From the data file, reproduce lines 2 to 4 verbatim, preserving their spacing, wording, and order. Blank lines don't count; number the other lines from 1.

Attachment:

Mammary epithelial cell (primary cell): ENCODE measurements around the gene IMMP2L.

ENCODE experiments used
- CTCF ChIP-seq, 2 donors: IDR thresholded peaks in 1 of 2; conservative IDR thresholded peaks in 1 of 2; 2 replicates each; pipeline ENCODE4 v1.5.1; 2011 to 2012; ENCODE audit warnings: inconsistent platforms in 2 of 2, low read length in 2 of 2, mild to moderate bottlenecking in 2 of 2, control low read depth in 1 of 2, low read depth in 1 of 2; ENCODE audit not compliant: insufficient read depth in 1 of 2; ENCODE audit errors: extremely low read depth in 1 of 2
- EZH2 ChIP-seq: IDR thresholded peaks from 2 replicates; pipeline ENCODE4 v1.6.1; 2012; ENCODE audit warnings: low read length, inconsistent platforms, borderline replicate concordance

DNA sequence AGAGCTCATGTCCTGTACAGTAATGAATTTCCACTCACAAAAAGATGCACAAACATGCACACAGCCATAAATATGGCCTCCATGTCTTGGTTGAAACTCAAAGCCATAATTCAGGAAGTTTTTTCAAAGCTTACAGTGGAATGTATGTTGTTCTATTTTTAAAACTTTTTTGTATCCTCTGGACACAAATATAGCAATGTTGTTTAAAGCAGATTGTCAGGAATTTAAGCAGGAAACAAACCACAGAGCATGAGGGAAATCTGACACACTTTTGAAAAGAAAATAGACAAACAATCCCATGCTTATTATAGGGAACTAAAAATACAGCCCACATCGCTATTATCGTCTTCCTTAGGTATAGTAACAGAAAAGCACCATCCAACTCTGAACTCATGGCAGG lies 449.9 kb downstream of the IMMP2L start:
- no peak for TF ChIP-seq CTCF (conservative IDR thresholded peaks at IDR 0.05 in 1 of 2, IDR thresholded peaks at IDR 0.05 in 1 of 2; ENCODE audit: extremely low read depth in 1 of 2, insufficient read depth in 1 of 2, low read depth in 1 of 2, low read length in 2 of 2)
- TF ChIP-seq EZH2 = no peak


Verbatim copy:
ENCODE experiments used
- CTCF ChIP-seq, 2 donors: IDR thresholded peaks in 1 of 2; conservative IDR thresholded peaks in 1 of 2; 2 replicates each; pipeline ENCODE4 v1.5.1; 2011 to 2012; ENCODE audit warnings: inconsistent platforms in 2 of 2, low read length in 2 of 2, mild to moderate bottlenecking in 2 of 2, control low read depth in 1 of 2, low read depth in 1 of 2; ENCODE audit not compliant: insufficient read depth in 1 of 2; ENCODE audit errors: extremely low read depth in 1 of 2
- EZH2 ChIP-seq: IDR thresholded peaks from 2 replicates; pipeline ENCODE4 v1.6.1; 2012; ENCODE audit warnings: low read length, inconsistent platforms, borderline replicate concordance